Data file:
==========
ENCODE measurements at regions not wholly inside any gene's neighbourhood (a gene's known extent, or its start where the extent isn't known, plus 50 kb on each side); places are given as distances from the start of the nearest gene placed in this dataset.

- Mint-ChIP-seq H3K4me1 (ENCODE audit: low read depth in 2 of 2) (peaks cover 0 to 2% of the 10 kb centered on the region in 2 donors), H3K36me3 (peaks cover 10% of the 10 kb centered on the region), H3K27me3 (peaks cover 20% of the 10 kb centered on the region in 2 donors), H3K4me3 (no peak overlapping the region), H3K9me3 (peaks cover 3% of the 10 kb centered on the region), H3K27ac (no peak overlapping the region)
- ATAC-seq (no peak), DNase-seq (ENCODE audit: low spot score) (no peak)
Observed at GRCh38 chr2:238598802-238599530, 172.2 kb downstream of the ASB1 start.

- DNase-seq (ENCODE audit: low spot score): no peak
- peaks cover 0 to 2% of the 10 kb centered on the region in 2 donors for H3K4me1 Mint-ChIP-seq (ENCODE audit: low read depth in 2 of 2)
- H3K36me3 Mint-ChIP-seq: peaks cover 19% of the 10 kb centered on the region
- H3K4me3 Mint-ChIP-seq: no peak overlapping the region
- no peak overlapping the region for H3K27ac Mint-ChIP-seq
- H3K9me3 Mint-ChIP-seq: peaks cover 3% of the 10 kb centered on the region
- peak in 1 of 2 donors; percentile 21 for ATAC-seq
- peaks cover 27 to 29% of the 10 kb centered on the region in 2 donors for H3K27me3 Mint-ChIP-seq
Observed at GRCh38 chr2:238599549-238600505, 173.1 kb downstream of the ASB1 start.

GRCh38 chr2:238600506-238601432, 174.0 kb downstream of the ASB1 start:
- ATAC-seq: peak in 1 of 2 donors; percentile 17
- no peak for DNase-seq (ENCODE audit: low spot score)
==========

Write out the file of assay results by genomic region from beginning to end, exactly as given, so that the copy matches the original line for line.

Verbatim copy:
ENCODE measurements at regions not wholly inside any gene's neighbourhood (a gene's known extent, or its start where the extent isn't known, plus 50 kb on each side); places are given as distances from the start of the nearest gene placed in this dataset.

- Mint-ChIP-seq H3K4me1 (ENCODE audit: low read depth in 2 of 2) (peaks cover 0 to 2% of the 10 kb centered on the region in 2 donors), H3K36me3 (peaks cover 10% of the 10 kb centered on the region), H3K27me3 (peaks cover 20% of the 10 kb centered on the region in 2 donors), H3K4me3 (no peak overlapping the region), H3K9me3 (peaks cover 3% of the 10 kb centered on the region), H3K27ac (no peak overlapping the region)
- ATAC-seq (no peak), DNase-seq (ENCODE audit: low spot score) (no peak)
Observed at GRCh38 chr2:238598802-238599530, 172.2 kb downstream of the ASB1 start.

- DNase-seq (ENCODE audit: low spot score): no peak
- peaks cover 0 to 2% of the 10 kb centered on the region in 2 donors for H3K4me1 Mint-ChIP-seq (ENCODE audit: low read depth in 2 of 2)
- H3K36me3 Mint-ChIP-seq: peaks cover 19% of the 10 kb centered on the region
- H3K4me3 Mint-ChIP-seq: no peak overlapping the region
- no peak overlapping the region for H3K27ac Mint-ChIP-seq
- H3K9me3 Mint-ChIP-seq: peaks cover 3% of the 10 kb centered on the region
- peak in 1 of 2 donors; percentile 21 for ATAC-seq
- peaks cover 27 to 29% of the 10 kb centered on the region in 2 donors for H3K27me3 Mint-ChIP-seq
Observed at GRCh38 chr2:238599549-238600505, 173.1 kb downstream of the ASB1 start.

GRCh38 chr2:238600506-238601432, 174.0 kb downstream of the ASB1 start:
- ATAC-seq: peak in 1 of 2 donors; percentile 17
- no peak for DNase-seq (ENCODE audit: low spot score)